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Save Money or Pay Off Debt? Why Not Both!

On Wednesday, July 30th, Experian invited America Saves to be a guest in their weekly #CreditChat, which focused on the great debate of saving money vs. paying down debt.

The chat covered a range of topics that we as savers address each and every day: What am I saving for? What has been stopping me from saving? How do I keep myself motivated to pay down debts? What should I be looking for in a financial counselor? What are warning signs to watch out for?  

Lumped together, these questions can seem daunting. Fortunately, the steps to begin saving money or to begin paying down debt start the same way – set a goal and make a plan. Getting out of debt is the #3 goal Savers select when they pledge to save. With planning, discipline, patience – and perhaps some outside help! –anyone can reduce their debts and build their savings. And if paying down debt is the goal you reach towards, it doesn’t mean that you can’t also put some money away for a rainy day. A little extra savings can go a long way, after all.

 

The National Foundation for Credit Counseling (NFCC), a fellow guest of the #CreditChat, shared a great deal of information about the ways in which Consumer Credit Counseling Services can work with you to develop your budget, find out what your financial options are, and even negotiate with creditors to repay your debts. Be wary of the product-pushers or those without the proper credentials!

 

The chat unearthed resources, tools, and advice available to savers and future savers. To see our contributions, as well as our chat friends’ and partners’, check out the full tweetchat at https://storify.com/Experian_US/full-recap-save-money-or-pay-off-debt. Highlights of the tweetchat are also available through Experian’s SlideShare presentation, which was one of the most popular slide decks in the Economy/Finance Section of SlideShare’s site:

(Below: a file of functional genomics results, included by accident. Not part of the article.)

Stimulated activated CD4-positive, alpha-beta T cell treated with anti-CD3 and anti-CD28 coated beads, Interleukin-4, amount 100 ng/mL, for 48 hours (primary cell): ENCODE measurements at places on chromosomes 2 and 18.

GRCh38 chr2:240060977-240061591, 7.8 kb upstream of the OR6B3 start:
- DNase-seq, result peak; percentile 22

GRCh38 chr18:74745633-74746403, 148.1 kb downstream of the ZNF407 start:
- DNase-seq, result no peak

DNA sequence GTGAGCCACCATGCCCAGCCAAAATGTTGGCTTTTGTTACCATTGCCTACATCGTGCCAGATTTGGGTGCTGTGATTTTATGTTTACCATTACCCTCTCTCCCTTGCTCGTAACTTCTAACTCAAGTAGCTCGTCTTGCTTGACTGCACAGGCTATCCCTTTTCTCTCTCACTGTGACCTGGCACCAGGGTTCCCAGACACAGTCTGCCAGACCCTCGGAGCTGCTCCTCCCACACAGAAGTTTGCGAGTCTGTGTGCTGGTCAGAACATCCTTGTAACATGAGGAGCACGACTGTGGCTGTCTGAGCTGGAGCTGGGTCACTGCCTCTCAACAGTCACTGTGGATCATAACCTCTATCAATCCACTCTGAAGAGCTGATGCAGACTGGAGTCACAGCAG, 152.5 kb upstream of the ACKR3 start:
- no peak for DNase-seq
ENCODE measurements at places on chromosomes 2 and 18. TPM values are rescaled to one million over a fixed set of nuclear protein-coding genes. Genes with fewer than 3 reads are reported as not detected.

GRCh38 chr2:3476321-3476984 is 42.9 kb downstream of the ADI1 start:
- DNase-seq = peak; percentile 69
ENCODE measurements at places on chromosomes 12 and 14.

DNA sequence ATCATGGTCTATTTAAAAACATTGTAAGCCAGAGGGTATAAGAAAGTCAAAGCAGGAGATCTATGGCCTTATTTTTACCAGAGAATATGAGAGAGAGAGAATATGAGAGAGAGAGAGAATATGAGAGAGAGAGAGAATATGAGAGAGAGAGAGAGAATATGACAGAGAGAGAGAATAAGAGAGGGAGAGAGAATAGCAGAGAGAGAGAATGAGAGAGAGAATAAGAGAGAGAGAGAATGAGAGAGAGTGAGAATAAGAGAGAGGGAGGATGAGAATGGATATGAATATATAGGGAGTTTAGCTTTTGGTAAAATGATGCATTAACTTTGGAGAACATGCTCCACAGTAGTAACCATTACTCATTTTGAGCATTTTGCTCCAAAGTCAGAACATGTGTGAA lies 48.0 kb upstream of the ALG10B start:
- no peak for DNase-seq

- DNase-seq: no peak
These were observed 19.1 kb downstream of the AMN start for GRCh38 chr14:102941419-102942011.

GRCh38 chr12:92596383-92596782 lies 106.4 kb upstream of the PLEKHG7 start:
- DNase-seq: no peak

Let us not forget to mention that, along with the tweetchat, Experian’s Mike Delgado hosted a Google+ Hangout with Katie Bryan (America Saves), Gail Cunningham (National Foundation for Credit Counseling), and Maxine Sweet (Experian). Check out the video of the Google Hangout hosted by Experian:

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Tip of the Day

  • Written by Administrator2 | January 12, 2014

    Keep track of your spending. At least once a month, use credit card, checking, and other records to review what you've purchased. Then, ask yourself if it makes sense to reallocate some of this spending to an emergency savings account. http://ow.ly/sj972

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